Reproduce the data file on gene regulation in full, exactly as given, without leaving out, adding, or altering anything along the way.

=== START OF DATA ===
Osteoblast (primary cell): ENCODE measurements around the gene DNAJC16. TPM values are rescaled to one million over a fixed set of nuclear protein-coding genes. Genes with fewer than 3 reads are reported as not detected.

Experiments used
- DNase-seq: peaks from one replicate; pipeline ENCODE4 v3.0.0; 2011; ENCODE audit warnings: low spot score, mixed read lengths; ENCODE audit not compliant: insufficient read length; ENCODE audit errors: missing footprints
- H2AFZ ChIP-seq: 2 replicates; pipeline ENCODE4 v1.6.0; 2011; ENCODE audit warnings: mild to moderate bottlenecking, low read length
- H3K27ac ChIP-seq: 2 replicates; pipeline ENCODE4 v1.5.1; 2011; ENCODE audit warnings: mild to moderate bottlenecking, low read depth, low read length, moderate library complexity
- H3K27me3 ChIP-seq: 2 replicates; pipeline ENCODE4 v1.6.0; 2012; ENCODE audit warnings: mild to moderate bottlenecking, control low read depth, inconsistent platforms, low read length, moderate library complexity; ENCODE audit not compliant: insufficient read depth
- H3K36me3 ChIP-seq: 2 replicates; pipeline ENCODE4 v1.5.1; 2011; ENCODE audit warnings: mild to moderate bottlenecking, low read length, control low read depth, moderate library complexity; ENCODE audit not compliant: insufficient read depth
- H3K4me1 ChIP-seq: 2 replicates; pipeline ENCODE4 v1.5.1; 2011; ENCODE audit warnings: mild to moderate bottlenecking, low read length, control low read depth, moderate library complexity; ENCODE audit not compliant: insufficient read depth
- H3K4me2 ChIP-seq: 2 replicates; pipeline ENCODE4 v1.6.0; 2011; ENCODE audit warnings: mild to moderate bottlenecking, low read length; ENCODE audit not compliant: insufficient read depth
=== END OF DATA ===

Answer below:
Osteoblast (primary cell): ENCODE measurements around the gene DNAJC16. TPM values are rescaled to one million over a fixed set of nuclear protein-coding genes. Genes with fewer than 3 reads are reported as not detected.

Experiments used
- DNase-seq: peaks from one replicate; pipeline ENCODE4 v3.0.0; 2011; ENCODE audit warnings: low spot score, mixed read lengths; ENCODE audit not compliant: insufficient read length; ENCODE audit errors: missing footprints
- H2AFZ ChIP-seq: 2 replicates; pipeline ENCODE4 v1.6.0; 2011; ENCODE audit warnings: mild to moderate bottlenecking, low read length
- H3K27ac ChIP-seq: 2 replicates; pipeline ENCODE4 v1.5.1; 2011; ENCODE audit warnings: mild to moderate bottlenecking, low read depth, low read length, moderate library complexity
- H3K27me3 ChIP-seq: 2 replicates; pipeline ENCODE4 v1.6.0; 2012; ENCODE audit warnings: mild to moderate bottlenecking, control low read depth, inconsistent platforms, low read length, moderate library complexity; ENCODE audit not compliant: insufficient read depth
- H3K36me3 ChIP-seq: 2 replicates; pipeline ENCODE4 v1.5.1; 2011; ENCODE audit warnings: mild to moderate bottlenecking, low read length, control low read depth, moderate library complexity; ENCODE audit not compliant: insufficient read depth
- H3K4me1 ChIP-seq: 2 replicates; pipeline ENCODE4 v1.5.1; 2011; ENCODE audit warnings: mild to moderate bottlenecking, low read length, control low read depth, moderate library complexity; ENCODE audit not compliant: insufficient read depth
- H3K4me2 ChIP-seq: 2 replicates; pipeline ENCODE4 v1.6.0; 2011; ENCODE audit warnings: mild to moderate bottlenecking, low read length; ENCODE audit not compliant: insufficient read depth